If all goes to plan for Peter Rowlands, in a year's time the pharmacist will have traded the dispensary for fulltime study as possibly the first Kiwi to train in America to become a href="https://www.nzherald.co.nz/te-awamutu-courier/news/article.cfm?c_id=1504325&objectid=12270611" target="_blank">physician associate.
Medicine runs in the family for Peter, whose father is a doctor, so even after a career as a pharmacist, he would prefer to work more closely with patients where he believes he can be more helpful.
This week he completes his application to Loma Linda University in California to undertake the two-year training, beginning in the new academic year in the US (the September semester).
Peter grew up in Auckland and trained as a pharmacist before heading overseas.
While on his travels he met, and subsequently married, his American wife Jana.
The couple moved to the United States for 12 years before Peter convinced his wife New Zealand was the place to raise a family.
They came to Waikato in 2000 and Peter went back to school — taking papers at Waikato University to try and qualify for medical school, but his plan didn't work out.
He went back into pharmacy and won a job at The Warehouse when it operated a dispensary. Then, about seven years ago, a new head of The Warehouse Group changed the business plan and Peter found himself redundant.
He secured a job in Otorohanga and loved the small rural community.
In January 2017 he got a position at Te Awamutu Pharmacy — the best of both worlds as he still had the rural town workplace with less of a commute from Hamilton.
In June this year pharmacists were invited to attend the GP Conference in Rotorua, a first as far as Peter can recall.
Looking at the programme he saw there was a presentation from physician associate Tiffany Hodgson, accompanied by Dr Paul Kennedy, from the Te Awamutu Medical Centre.
Peter attended the conference and was excited to meet Tiffany and discuss the role of physician associate.
They kept in touch and Peter contacted New Zealand's two medical schools to see if they had any plans to offer physician associate training.
He says they were pretty non-committal, so he looked overseas.
With a grown-up family, the Rowlands would be able to travel together so the timing was right.
While he will apply as an international student, Peter does have the advantage of holding US citizenship, plus his wife has her American family so they would have accommodation and plenty to do in the US.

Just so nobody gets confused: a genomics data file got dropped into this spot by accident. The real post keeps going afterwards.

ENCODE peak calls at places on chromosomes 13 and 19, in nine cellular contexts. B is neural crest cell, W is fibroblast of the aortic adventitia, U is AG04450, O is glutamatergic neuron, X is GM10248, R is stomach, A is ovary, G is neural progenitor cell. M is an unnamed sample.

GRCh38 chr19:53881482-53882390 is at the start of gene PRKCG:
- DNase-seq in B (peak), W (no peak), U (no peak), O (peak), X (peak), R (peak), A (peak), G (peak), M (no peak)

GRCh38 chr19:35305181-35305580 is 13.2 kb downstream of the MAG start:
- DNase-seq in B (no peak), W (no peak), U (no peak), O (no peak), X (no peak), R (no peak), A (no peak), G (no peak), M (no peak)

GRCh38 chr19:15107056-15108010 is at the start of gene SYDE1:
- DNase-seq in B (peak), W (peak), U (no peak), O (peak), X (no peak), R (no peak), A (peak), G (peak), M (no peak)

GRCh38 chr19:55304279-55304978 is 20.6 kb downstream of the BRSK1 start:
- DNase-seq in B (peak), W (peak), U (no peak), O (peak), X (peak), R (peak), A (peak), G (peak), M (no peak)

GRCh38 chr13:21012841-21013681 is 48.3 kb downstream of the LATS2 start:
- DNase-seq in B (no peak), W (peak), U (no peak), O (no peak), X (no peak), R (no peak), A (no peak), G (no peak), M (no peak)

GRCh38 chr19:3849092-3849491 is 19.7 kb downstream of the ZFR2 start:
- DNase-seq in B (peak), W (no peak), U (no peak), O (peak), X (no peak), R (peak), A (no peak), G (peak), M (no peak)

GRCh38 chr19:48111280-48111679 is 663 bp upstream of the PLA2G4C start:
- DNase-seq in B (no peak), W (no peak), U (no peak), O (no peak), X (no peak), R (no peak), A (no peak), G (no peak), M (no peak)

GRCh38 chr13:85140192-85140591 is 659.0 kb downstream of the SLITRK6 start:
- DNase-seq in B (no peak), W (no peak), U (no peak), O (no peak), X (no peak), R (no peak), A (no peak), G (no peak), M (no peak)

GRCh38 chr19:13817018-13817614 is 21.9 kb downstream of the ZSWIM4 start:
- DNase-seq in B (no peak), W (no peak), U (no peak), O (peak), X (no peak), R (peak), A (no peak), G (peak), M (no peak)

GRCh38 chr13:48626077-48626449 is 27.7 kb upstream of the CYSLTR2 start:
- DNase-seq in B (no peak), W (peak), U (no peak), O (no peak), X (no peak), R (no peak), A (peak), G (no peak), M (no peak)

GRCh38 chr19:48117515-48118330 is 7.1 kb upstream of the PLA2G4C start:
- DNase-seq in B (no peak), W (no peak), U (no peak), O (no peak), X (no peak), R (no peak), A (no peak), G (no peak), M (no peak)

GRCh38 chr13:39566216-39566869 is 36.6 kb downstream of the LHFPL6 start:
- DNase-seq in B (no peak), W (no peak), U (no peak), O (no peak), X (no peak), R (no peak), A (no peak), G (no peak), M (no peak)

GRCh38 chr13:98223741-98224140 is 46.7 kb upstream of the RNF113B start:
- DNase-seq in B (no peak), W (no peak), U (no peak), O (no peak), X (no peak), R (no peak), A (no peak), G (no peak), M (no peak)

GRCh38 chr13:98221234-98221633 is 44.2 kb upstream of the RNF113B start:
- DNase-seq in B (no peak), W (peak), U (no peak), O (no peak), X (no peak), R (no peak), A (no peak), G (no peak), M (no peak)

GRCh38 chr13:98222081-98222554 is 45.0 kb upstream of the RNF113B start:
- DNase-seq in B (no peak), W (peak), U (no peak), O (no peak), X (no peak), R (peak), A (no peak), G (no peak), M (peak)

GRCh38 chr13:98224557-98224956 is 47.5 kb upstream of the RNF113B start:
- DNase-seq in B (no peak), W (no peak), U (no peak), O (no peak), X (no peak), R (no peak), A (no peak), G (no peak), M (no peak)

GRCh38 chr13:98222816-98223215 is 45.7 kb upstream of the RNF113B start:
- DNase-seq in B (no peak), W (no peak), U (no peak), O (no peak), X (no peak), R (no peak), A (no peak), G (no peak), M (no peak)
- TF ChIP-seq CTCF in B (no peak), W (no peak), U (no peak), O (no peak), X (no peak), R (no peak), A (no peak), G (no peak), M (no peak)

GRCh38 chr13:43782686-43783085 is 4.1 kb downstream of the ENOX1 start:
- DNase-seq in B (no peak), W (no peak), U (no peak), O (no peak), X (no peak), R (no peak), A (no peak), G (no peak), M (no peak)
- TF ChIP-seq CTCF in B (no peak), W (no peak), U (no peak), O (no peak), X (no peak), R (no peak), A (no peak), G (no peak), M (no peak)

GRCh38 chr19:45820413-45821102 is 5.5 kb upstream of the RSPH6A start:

One of the requirements from Loma Linda is that potential students shadow a practising physician associate for two or three days for experience.
Peter says working with Tiffany at the Te Awamutu Medical Centre has confirmed this is what he wants to do.
He can see how physician associates can be part of New Zealand's solution to the doctor shortage and believes they offer many advantages to patients.
"Looking at how Tiffany works, I can say patients get a great deal," he says.
"She gives them a good amount of her time, consults with experienced GPs before making any final recommendations and has an excellent manner with patients."
Peter says there is a real niche for this middle tier of medical professionals.
In his experience in Te Awamutu he has also seen how Dr John Burton works with the Kawhia community and says he epitomises a real hands-on approach to medicine that makes a difference in the community.
Peter believes that could be similar to the results PAs could achieve working in a medical centre.
He is also impressed with Te Awamutu Medical Centre's walk-in system, where patients who cannot make an appointment with their doctor can still be seen the same day by a professional and get the care they need.
"It's a system fully suited to the PA role that other busy and understaffed centres could adopt," he says.
Peter hopes his application will be successful so he can join the growing ranks of PAs in New Zealand and help make a difference in rural communities that struggle to attract and retain doctors.